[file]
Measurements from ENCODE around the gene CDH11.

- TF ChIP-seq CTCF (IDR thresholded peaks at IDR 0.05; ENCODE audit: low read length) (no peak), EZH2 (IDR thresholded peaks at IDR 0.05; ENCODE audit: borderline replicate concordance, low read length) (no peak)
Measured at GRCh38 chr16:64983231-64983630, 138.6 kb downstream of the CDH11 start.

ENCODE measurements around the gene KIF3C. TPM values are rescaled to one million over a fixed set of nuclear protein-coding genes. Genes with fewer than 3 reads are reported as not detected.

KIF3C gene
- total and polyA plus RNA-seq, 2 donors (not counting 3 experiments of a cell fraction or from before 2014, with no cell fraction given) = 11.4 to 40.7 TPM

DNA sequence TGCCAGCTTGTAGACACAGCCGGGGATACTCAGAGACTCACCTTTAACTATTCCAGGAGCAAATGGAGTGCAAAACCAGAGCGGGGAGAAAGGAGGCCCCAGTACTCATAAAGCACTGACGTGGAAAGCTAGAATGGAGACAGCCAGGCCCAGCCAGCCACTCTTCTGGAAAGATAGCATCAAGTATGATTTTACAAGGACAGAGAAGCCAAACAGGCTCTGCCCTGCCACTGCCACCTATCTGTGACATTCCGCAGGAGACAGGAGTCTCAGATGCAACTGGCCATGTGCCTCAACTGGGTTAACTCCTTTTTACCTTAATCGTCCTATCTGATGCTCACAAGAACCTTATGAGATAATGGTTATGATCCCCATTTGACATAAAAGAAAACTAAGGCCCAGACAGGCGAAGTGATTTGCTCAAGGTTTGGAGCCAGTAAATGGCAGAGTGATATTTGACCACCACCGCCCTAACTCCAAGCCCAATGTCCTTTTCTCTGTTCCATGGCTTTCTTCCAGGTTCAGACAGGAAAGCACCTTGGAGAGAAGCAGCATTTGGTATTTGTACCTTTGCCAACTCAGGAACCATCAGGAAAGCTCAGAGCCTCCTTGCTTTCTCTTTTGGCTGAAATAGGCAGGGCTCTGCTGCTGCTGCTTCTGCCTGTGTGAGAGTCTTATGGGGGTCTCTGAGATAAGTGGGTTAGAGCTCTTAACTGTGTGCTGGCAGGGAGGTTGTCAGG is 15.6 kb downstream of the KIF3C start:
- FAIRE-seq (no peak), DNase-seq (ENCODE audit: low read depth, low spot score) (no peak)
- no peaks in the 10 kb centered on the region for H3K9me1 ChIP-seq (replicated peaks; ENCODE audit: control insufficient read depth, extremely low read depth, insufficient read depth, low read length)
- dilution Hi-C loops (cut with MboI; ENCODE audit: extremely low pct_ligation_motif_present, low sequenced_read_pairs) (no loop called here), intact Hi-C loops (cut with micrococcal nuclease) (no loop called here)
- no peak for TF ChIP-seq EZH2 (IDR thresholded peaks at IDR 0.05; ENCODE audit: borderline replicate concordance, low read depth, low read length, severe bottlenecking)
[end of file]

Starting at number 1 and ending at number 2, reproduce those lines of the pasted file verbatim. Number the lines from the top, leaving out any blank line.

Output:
Measurements from ENCODE around the gene CDH11.

- TF ChIP-seq CTCF (IDR thresholded peaks at IDR 0.05; ENCODE audit: low read length) (no peak), EZH2 (IDR thresholded peaks at IDR 0.05; ENCODE audit: borderline replicate concordance, low read length) (no peak)